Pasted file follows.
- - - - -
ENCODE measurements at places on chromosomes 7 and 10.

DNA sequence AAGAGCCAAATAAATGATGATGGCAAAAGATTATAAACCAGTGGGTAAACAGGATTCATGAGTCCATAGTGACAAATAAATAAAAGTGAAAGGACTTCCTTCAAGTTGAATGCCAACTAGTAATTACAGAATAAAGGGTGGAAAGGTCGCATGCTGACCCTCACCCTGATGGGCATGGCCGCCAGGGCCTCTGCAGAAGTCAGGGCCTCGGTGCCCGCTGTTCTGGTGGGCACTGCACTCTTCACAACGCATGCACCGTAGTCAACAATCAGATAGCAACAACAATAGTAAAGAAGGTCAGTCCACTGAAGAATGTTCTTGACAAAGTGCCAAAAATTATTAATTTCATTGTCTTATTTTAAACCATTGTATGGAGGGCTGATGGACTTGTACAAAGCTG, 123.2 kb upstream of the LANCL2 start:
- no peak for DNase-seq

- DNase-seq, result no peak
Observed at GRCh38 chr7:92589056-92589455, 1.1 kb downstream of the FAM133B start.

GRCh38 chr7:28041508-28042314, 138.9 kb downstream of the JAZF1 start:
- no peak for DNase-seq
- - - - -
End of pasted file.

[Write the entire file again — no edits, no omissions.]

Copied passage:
ENCODE measurements at places on chromosomes 7 and 10.

DNA sequence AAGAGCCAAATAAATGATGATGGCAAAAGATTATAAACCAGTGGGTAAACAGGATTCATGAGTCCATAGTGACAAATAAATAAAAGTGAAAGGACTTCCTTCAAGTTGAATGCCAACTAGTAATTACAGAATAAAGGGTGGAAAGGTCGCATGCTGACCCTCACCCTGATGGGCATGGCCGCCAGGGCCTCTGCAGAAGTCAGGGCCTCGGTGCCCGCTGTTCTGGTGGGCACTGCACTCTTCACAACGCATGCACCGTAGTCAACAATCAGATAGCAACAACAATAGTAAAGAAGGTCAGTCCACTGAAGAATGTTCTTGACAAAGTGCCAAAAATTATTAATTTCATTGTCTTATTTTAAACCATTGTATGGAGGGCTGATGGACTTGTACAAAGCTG, 123.2 kb upstream of the LANCL2 start:
- no peak for DNase-seq

- DNase-seq, result no peak
Observed at GRCh38 chr7:92589056-92589455, 1.1 kb downstream of the FAM133B start.

GRCh38 chr7:28041508-28042314, 138.9 kb downstream of the JAZF1 start:
- no peak for DNase-seq